The long-anticipated IPO of Alibaba-affiliated Chinese fintech giant Ant Group could raise tens of billions of dollars in a dual-listing on both the Shanghai and Hong Kong exchanges.
Shares for the company formerly known as Ant Financial are expected to price at around HK$80, or roughly 68 to 69 Chinese Yuan. The company is selling around 134 million shares in the Hong Kong portion of its debut, worth around $17.25 billion American dollars at HK$80 apiece.
Given that the share sale is expected to raise a similar amount of money from its Shanghai listing, the company’s IPO could raise as much as $34.5 billion. That tally would make the debut the largest in history, besting the recent Aramco IPO that raised around $29.4 billion.
Ant Group’s huge IPO fits its own epic scale. As TechCrunch reported in July, Ant had around 1.3 billion annual active users in March of this year, a number that could have risen in recent quarters. Ant’s Alipay competes with Tencent’s WeChat Pay in the huge and lucrative Chinese market.
The Ant Group IPO could be viewed as a moment in which the United States stock markets showed weakness. When Alibaba went public back in 2014, it did so via the New York Stock Exchange. The Chinese tech giant later dual-listed on the Hong Kong exchange. To see Ant Group dual-list on the Hong Kong and Shanghai indices without a float in New York shows what is possible outside of the United States when it comes to capital financing.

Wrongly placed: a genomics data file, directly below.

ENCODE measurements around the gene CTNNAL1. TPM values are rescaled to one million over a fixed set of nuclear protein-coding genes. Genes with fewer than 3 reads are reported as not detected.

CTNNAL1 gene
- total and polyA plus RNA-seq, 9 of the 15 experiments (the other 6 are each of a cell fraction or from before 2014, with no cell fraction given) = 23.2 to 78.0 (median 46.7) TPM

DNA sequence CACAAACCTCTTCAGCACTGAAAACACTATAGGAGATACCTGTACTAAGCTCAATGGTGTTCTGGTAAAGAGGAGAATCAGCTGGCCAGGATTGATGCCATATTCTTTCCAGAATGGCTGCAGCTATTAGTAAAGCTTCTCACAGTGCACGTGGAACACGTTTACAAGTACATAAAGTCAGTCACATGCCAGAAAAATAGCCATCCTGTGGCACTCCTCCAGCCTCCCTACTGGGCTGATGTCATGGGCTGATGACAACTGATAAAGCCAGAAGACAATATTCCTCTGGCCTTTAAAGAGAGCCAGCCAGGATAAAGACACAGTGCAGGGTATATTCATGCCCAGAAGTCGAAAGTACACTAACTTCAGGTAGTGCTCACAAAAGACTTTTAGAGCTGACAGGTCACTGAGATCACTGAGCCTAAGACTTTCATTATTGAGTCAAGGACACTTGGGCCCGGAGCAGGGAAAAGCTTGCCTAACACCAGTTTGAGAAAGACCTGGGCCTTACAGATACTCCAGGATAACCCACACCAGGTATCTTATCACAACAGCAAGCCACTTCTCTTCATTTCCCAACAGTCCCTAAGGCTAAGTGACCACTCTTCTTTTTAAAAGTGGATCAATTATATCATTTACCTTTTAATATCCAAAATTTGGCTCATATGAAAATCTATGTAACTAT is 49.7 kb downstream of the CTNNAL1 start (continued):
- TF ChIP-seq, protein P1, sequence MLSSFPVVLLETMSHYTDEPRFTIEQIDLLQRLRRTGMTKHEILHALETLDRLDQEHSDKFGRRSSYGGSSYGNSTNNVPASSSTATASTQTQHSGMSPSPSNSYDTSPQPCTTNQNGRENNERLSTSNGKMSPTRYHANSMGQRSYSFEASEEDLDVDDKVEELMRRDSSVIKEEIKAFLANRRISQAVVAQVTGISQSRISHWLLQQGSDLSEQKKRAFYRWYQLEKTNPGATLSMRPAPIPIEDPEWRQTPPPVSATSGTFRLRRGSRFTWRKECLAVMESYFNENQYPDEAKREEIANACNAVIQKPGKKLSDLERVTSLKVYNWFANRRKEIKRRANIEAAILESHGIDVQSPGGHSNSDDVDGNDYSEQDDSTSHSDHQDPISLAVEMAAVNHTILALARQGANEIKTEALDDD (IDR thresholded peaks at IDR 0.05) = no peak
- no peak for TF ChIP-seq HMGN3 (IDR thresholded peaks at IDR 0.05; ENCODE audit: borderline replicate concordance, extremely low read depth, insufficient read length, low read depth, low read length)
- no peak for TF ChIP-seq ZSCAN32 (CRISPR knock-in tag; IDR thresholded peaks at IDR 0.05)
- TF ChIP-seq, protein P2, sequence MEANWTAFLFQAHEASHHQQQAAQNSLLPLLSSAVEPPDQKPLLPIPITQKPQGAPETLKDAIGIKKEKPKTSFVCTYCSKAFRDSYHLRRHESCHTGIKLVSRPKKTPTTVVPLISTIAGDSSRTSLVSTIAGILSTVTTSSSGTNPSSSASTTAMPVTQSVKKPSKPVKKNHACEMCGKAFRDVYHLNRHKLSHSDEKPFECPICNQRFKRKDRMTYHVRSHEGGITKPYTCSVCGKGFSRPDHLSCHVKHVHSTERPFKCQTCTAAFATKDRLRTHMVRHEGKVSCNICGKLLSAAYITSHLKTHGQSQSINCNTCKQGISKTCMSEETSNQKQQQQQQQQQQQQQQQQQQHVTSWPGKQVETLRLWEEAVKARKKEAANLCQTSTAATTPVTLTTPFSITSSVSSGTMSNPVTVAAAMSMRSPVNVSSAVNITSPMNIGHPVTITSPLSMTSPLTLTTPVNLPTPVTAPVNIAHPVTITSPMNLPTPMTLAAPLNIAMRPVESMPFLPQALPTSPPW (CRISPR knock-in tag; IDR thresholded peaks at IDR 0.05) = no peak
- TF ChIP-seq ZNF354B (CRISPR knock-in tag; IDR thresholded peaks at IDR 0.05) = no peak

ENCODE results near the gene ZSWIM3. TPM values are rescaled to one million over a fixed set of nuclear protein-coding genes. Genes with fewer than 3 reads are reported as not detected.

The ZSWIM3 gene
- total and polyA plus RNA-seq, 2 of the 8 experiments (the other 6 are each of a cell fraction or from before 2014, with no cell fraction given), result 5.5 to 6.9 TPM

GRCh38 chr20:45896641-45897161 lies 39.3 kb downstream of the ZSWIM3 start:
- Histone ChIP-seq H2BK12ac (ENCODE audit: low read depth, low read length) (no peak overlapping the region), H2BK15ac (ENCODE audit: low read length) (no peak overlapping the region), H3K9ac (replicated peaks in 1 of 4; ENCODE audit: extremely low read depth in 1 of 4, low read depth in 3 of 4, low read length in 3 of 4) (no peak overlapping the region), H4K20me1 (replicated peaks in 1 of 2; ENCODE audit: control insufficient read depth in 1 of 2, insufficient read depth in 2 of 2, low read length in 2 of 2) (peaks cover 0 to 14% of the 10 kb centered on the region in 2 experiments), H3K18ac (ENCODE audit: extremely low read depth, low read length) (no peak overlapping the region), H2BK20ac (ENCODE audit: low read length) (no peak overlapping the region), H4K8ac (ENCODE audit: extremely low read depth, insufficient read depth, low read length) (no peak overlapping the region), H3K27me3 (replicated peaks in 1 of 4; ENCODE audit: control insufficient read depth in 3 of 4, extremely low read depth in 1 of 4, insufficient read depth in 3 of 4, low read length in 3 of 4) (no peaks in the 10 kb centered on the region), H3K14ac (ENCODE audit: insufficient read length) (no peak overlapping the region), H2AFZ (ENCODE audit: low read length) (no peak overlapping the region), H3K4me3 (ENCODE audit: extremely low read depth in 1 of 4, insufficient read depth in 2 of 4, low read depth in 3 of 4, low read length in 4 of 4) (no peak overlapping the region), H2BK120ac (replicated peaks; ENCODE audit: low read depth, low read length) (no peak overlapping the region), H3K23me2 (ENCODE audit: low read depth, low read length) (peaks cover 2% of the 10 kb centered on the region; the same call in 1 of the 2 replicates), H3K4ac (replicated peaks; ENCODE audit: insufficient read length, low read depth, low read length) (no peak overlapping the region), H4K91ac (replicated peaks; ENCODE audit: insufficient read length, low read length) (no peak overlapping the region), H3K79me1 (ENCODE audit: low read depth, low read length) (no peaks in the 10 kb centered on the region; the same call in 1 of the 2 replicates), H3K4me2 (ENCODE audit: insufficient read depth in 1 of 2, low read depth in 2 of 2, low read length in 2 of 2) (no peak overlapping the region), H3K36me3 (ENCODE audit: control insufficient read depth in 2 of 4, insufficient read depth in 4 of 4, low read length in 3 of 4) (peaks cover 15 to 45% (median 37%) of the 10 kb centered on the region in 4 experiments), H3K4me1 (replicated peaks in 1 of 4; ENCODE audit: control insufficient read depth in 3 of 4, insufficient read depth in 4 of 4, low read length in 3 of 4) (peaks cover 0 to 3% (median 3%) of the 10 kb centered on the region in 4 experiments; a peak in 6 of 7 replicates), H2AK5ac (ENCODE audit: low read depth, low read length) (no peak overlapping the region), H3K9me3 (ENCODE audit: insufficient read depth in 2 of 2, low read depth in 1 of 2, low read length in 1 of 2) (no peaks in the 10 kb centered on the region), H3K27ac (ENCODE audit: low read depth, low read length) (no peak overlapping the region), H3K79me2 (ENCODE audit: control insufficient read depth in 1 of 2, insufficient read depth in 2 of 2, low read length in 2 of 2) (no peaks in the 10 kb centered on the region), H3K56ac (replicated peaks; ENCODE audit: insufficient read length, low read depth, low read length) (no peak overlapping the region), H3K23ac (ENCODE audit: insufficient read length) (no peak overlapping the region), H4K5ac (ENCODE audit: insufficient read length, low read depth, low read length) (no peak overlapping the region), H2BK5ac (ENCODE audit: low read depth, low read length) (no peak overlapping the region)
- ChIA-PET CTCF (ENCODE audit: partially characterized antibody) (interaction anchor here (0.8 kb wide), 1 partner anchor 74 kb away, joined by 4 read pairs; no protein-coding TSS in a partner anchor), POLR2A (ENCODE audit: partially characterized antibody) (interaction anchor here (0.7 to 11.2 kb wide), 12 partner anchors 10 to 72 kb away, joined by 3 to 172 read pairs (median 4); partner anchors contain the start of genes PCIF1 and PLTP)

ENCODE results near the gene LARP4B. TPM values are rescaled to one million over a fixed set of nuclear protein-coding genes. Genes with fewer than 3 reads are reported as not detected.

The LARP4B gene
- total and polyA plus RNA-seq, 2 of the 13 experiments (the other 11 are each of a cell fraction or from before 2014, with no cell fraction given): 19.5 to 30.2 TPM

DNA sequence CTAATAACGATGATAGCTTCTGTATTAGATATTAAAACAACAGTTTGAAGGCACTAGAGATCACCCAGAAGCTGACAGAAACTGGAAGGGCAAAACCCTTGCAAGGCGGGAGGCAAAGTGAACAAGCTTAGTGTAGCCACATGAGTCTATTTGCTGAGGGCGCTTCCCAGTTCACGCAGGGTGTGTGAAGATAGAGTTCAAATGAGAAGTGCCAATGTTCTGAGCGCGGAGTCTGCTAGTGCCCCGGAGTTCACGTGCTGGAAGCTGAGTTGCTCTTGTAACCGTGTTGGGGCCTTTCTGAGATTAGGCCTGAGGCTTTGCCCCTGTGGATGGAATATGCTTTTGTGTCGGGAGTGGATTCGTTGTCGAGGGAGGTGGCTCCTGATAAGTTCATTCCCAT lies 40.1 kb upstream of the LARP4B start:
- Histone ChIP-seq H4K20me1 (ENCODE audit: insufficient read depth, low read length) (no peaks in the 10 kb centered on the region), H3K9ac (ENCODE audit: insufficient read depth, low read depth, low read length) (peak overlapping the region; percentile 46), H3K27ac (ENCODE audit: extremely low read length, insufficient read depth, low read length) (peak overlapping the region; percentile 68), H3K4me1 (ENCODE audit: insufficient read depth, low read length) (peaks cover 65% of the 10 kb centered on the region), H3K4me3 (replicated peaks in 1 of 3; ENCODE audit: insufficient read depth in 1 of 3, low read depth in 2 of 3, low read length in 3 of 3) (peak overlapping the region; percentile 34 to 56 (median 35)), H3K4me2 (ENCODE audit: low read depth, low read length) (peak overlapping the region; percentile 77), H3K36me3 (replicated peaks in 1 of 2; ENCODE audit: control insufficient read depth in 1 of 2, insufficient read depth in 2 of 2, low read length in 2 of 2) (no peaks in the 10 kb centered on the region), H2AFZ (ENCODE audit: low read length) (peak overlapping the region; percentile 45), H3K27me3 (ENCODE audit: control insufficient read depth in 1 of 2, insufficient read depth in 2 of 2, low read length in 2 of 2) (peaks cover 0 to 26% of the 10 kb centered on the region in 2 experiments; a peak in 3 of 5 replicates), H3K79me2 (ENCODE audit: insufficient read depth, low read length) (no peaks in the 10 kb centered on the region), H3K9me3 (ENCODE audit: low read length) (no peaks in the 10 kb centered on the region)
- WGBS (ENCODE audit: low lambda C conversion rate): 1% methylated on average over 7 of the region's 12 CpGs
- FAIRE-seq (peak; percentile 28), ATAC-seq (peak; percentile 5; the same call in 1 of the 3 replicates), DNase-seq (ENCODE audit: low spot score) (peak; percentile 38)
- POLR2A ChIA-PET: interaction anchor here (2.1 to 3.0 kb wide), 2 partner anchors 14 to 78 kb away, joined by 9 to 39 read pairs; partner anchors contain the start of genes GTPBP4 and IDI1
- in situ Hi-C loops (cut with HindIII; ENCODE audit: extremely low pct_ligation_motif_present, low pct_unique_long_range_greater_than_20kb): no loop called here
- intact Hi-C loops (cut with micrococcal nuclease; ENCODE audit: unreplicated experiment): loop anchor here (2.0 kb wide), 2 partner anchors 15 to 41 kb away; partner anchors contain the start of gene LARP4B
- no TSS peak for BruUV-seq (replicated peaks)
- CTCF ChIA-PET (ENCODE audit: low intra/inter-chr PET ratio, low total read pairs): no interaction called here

Fintech startups have broadly seen their fortunes rise during 2020 as the global pandemic changed consumer behavior and moved more commerce and payments into the digital realm. And IPOs have generally performed strongly as well, meaning that Ant Group could find a few tailwinds for its equity when it begins to trade.
Ant has not been content to stick to its knitting, keeping itself busy by investing in other startups. The company took a small stake in installment-payment service Klarna earlier this year, for example.
At a valuation of more than $310 billion, Ant Group would be worth about as much as JPMorgan Chase, the most valuable American bank today. It would also best U.S.-based digital payments leader PayPal, which is currently valued at $236 billion, as well as Square, which is valued at $77 billion.